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The Eyes Have It

Almost in the blink of an eye, summer concludes and the school begins each year. Being able to clearly see blackboards, books and computer screens may be something we take for granted. Keeping your children's eyes (and yours) healthy is an important part of their day-to-day lives.

Regular eye exams ensure your kids’ eyes are healthy and have no vision problems that might interfere with their school performance and potentially even their safety.

Their first comprehensive eye exam should come as early as six months of age, according to vision experts. Their second eye exam should be around age 3, followed by another exam at age 5 or 6 – right before they go into first grade. School age kids should have exams at least every two years if no vision correction is required, or annually should glasses be needed.

Traditional eye exams consist of a case history, vision testing, determination of whether eyeglasses are needed, testing of eye alignment and an eye health evaluation. Case history may ask about complications during pregnancy or delivery, and your child’s medical history including medications or allergies.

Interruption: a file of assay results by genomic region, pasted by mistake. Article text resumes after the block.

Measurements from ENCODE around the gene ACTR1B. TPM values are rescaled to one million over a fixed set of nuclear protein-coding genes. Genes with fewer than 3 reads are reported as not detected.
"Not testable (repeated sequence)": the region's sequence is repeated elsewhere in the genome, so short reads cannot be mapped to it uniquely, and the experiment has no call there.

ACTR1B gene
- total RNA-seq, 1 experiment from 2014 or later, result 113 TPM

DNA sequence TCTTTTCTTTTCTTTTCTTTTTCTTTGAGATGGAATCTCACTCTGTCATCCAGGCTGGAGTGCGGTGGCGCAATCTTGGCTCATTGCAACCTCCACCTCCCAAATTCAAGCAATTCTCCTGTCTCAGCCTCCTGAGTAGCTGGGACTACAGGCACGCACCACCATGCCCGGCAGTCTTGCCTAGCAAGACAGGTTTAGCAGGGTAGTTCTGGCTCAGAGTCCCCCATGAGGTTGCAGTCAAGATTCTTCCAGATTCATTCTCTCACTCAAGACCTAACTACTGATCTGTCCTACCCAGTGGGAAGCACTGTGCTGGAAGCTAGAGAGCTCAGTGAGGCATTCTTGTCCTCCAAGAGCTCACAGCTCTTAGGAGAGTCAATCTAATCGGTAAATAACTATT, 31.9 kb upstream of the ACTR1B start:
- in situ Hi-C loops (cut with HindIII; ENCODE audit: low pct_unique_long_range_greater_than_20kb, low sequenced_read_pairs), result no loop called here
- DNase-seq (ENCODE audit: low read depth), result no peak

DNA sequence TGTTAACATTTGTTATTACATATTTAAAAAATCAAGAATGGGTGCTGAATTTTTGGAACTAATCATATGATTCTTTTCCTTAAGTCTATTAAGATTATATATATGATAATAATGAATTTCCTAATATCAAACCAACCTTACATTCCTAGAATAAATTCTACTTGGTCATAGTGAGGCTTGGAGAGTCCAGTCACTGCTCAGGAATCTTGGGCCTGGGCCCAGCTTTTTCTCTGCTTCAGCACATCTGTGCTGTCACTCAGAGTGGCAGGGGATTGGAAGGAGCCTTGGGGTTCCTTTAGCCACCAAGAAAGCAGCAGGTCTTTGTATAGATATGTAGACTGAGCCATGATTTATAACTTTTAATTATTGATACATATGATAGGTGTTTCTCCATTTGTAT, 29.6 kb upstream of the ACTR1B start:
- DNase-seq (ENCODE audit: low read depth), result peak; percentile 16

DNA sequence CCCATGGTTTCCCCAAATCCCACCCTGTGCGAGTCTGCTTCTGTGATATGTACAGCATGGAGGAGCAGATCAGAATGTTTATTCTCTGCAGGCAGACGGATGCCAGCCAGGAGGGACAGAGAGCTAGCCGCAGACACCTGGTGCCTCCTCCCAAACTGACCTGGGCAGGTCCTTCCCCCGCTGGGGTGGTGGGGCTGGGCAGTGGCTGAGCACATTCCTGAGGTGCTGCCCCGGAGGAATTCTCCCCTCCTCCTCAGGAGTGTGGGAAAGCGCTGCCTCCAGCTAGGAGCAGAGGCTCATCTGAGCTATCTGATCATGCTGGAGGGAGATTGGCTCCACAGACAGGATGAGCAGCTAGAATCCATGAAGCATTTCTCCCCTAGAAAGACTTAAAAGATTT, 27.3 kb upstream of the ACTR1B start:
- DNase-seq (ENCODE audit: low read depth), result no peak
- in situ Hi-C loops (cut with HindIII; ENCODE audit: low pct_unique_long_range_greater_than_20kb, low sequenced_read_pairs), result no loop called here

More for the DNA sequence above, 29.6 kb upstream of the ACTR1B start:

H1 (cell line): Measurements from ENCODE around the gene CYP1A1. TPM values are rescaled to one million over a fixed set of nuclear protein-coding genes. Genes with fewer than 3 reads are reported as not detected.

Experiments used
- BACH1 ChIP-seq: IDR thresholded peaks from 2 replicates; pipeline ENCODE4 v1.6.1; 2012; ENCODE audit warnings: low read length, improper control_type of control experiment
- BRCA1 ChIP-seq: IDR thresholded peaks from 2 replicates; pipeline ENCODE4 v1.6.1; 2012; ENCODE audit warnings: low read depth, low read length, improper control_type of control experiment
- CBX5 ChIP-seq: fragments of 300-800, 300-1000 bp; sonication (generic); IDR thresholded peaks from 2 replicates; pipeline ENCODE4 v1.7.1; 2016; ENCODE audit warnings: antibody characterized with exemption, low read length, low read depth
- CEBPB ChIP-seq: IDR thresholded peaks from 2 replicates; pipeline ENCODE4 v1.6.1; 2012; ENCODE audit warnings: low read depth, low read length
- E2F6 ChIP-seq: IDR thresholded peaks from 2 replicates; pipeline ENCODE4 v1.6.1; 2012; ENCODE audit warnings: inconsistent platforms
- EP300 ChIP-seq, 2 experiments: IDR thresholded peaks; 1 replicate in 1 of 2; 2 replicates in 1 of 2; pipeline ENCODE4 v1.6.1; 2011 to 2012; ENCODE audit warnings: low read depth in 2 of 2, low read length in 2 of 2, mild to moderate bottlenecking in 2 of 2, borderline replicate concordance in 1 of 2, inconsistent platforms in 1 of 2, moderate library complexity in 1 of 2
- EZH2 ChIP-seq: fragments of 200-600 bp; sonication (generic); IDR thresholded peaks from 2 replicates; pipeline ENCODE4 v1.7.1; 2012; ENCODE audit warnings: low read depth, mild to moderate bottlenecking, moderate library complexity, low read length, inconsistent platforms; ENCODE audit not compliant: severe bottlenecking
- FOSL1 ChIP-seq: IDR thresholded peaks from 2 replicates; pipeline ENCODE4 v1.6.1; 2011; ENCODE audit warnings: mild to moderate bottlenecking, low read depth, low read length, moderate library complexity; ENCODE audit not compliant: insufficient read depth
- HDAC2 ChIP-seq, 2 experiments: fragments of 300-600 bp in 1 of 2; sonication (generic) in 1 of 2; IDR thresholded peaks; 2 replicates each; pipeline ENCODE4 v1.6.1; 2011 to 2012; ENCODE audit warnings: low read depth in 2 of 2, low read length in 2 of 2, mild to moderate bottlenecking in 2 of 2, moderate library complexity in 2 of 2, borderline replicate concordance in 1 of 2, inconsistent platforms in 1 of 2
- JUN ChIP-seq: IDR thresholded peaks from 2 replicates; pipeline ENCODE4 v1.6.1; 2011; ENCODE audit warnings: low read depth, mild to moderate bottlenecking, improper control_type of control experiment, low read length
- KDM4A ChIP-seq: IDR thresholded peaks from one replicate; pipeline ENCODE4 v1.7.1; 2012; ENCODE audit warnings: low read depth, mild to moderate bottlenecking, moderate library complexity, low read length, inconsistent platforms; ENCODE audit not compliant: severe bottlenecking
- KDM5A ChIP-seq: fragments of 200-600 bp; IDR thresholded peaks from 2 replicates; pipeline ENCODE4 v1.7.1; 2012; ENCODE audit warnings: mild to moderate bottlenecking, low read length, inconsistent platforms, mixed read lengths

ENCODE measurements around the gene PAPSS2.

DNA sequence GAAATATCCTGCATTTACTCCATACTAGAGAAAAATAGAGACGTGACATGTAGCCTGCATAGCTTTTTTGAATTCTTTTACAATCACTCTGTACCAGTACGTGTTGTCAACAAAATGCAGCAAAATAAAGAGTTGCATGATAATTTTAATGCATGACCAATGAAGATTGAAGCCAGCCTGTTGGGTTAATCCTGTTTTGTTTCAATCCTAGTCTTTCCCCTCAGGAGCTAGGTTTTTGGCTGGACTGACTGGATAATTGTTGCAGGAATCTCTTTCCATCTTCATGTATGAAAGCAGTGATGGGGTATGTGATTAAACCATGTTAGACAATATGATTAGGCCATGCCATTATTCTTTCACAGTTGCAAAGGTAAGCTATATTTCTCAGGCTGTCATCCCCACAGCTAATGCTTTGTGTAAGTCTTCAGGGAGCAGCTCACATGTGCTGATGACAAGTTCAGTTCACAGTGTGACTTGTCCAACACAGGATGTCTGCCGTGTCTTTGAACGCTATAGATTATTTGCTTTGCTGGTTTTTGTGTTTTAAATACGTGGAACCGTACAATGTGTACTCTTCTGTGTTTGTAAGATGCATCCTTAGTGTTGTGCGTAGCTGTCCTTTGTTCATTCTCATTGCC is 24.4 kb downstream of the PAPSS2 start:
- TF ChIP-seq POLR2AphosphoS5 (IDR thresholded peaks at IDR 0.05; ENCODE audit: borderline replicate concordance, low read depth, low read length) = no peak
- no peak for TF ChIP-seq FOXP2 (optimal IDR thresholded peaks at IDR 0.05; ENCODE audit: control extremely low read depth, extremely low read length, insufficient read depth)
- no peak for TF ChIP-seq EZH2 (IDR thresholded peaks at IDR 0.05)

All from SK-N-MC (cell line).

Be sure to tell the doctor if your kids have had, or display any of the following:
  • Premature birth

  • Delayed motor development

  • Frequent eye rubbing or blinking

  • Failure to maintain eye contact

  • Poor eye tracking skills

  • Failed a vision test at school in the past or at your pediatrician visit

  • Previous eye problems, treatments or surgeries

  • Family history of eye diseases

Vision testing at an early age is critical. It ensures your kids have the visual skills they need to do well in school. Kids who can’t see print or view a blackboard well can become easily frustrated, leading to poor academic performance. Some vision problems, such as lazy eye are best treated and corrected while a child’s eyes are still developing. So, it’s important to start eye exams early.

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